Avoid these fellow travellers
Fellow travellers are great - there's no better way to get to know someone than to travel with them.
Having one or more fellow travellers will probably create the closest relationships you’ll ever have with another person – physically, at least. You and your fellow travellers will sleep in the same hotels for your whole trip; you will eat in the same places, you will take bus trips together, take plane flights together, visit attractions together and make every single little decision … together. Always with your fellow travellers.
That’s why it is so important to choose your fellow travellers wisely: you get to see people at their best, and you see them at their worst. Travel can reveal your fellow travellers for who they really are, so we’ve put together a list of the types of people you should avoid when you are looking for a companion for your travel adventures. If your potential partner sounds like any of the following, maybe rethink that big trip with them.
With a copy of Lonely Planet in one hand and Wikipedia on their iPhone, the expert isn’t a bad person – they’re just annoying. They mean well and may even come in handy when you’re trying to make yourself understood by your taxi driver, but their attitude may make it hard to get them out of the shiny tourist district and into a hole in the wall restaurant.
You’ll have a hard time convincing them that a world exists beyond the tourist districts of the world. They’re going to be a lot of help in plotting out your trip and in making it happen, but have a talk with them before you leave about your desire to see something that doesn’t have a mile long queue and isn’t necessarily listed in the Lonely Planet guide.
In everyday life we can all be pretty tight with money, but when the moment comes to going on a holiday, you know activities will be involved like partying, cooking classes, tours, water sports etc. And you know it means sometimes you will have to spend a bit more money than you would usually do.
Different travellers have different budgets, of course – but there are also people out there who just seem allergic to spending money. When you’re travelling together, that’s a nightmare. Well-suited fellow travellers will usually have similar budgets.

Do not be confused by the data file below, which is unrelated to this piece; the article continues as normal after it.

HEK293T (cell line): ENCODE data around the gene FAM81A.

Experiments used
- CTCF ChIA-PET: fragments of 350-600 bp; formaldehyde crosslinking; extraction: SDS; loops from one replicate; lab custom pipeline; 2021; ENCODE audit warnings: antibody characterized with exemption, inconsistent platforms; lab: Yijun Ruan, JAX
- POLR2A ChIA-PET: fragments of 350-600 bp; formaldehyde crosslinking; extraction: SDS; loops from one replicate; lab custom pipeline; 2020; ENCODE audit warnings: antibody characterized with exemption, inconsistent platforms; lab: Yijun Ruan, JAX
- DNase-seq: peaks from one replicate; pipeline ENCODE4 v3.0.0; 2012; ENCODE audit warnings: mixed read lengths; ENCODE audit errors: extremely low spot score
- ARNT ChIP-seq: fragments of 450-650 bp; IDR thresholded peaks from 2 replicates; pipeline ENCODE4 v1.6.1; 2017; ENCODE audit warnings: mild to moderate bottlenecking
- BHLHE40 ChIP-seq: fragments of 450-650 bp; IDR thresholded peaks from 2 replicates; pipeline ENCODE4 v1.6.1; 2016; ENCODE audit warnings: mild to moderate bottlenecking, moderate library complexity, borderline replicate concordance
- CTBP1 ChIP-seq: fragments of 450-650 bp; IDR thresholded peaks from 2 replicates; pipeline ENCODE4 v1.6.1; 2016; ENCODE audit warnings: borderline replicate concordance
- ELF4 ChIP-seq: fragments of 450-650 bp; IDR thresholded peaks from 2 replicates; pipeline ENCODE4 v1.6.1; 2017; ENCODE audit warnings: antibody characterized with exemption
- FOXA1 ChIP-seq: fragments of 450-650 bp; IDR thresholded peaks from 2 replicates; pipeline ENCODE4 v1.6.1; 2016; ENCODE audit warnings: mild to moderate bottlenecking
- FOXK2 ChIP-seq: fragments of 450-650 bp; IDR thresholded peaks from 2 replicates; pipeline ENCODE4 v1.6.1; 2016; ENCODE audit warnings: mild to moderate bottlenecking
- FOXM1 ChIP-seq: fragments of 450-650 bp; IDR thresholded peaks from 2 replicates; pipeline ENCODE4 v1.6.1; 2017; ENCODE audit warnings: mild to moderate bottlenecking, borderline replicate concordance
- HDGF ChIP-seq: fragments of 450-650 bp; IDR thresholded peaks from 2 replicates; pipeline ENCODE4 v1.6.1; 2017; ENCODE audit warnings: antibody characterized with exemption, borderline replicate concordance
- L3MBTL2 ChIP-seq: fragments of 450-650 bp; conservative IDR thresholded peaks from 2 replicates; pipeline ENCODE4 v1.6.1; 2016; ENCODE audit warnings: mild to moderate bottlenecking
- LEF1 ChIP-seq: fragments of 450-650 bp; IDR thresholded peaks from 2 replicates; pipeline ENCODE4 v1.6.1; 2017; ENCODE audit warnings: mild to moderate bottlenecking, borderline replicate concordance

There’s nothing wrong in having a drink at the end of a great day. But there is a big difference between a drinker and a drunk. Drinkers use a drink as a sweetener to an already great experience; for drunks, the booze is the experience. Travelling with someone who needs to be carried home every night because they’ve drunk too much can get pretty annoying pretty quickly.
Everyone is entitled to follow the diet that’s best for them. When it becomes a problem is when you travel with someone whose diet is very restricted or very different from your own. Food is usually a huge part of the travel experience – and travelling with someone who has a very strict diet which is difficult to find in the place where you are travelling to can become a real nightmare and lead to many fights.
There is so much to do and to explore when you are on holiday, why would you waste all your time, money and energy just to go across the world to sleep/do nothing? Sometimes, these types of people will try to make you join them in doing nothing also – don’t fall for the trap! Get out, explore and come back to tell them all about it.
The world is basically one terrifying labyrinth of rusty nails, diseased water, and crumbling buildings for them. They’re fine travel companions while you’re exploring museums or visiting well run tourist traps, but take them out of their comfort zone and they’re jumping at shadows. Best to leave them at the hotel if you’re planning to venture off of the beaten track. Even better, choose a more suitable companion for your entire trip!
Stress is contagious. If the person you’re travelling with is stressing, then you’ll start stressing. To travel with ease, you need someone who doesn’t stress too much over the little problems and inconveniences that always occur during a trip. Stressheads just make those things worse.
You watch them getting ready in the morning, and you gauge how long it’ll be before they’ll be set to go. They wander around the room picking things up and putting them down again, remembering things they’ve forgotten, deciding to change their outfit, reconsidering the day’s plans … Argh! Let’s just go. Or just let go of them and take your trip without them!